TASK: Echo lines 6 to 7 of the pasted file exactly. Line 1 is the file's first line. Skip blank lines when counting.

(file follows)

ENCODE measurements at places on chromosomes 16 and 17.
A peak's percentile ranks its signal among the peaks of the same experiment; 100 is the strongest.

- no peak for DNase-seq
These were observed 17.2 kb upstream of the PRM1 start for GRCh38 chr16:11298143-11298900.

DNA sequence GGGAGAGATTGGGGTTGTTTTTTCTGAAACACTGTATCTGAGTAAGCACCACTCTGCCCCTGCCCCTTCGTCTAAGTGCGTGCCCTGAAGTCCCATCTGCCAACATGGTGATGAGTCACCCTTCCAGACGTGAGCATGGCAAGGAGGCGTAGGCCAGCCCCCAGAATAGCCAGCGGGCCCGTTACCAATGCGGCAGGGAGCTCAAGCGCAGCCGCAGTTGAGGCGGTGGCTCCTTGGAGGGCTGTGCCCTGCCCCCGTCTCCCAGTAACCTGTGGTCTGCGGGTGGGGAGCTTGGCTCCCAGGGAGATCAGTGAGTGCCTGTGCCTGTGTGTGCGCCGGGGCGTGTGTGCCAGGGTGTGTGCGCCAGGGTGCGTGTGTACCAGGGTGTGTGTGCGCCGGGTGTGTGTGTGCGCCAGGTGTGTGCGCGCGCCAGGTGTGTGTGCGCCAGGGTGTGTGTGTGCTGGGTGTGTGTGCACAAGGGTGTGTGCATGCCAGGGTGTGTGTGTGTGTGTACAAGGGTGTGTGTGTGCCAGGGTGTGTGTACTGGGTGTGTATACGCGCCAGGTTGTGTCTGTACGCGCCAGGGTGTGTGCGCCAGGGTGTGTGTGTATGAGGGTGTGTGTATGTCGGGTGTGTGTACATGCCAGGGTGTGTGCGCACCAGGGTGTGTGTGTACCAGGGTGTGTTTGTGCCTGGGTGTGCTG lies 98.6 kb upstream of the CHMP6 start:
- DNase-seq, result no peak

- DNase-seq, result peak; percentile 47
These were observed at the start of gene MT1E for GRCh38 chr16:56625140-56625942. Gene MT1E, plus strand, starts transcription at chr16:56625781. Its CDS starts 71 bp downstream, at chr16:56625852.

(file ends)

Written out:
- DNase-seq, result no peak

- DNase-seq, result peak; percentile 47